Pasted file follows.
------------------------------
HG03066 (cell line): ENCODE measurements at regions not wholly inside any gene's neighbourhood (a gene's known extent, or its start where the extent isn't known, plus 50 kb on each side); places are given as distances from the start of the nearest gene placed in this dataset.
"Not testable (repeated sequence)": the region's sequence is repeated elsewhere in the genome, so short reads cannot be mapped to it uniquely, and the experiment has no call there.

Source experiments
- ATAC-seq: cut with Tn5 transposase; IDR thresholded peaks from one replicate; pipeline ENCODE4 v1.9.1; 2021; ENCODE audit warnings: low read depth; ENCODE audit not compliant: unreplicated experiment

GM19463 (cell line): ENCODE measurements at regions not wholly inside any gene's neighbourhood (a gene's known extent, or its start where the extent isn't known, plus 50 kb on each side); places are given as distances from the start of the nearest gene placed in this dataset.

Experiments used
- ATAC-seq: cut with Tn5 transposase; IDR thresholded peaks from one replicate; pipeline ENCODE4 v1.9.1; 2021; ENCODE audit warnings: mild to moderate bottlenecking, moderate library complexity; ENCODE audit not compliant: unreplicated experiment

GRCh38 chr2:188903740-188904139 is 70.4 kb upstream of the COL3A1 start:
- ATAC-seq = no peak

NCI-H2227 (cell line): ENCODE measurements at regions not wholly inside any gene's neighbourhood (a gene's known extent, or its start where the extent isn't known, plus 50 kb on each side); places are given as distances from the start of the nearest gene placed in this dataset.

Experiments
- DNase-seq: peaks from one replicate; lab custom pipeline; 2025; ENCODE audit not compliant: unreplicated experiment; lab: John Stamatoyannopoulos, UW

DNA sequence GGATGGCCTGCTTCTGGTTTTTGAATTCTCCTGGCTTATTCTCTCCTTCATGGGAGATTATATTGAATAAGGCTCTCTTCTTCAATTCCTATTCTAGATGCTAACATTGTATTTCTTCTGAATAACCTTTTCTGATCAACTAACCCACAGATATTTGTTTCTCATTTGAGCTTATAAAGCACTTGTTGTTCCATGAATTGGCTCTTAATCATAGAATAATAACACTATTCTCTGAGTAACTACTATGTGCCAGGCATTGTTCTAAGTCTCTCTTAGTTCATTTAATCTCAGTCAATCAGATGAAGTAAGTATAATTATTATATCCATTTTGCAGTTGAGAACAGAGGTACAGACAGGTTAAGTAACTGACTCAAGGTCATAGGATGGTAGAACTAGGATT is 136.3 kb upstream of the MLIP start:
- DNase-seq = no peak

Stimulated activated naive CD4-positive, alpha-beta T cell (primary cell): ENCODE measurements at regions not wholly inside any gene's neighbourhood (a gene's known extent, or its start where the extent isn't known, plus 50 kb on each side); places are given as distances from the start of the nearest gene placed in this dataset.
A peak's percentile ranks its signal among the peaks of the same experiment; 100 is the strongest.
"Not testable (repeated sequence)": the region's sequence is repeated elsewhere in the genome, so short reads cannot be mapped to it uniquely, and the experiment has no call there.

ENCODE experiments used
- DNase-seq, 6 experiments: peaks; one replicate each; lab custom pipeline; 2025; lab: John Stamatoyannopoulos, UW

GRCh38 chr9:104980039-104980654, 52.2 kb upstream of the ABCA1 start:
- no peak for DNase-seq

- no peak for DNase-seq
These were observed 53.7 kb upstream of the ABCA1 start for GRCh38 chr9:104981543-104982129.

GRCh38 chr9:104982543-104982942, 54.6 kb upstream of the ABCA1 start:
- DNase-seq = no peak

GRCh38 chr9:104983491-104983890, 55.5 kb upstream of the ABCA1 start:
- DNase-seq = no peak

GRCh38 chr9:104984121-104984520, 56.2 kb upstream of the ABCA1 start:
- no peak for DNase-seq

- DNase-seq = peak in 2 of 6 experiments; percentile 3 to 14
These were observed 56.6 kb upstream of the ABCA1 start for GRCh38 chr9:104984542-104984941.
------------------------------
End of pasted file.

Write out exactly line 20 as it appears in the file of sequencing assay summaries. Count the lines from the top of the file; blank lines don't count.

GRCh38 chr9:104980039-104980654, 52.2 kb upstream of the ABCA1 start: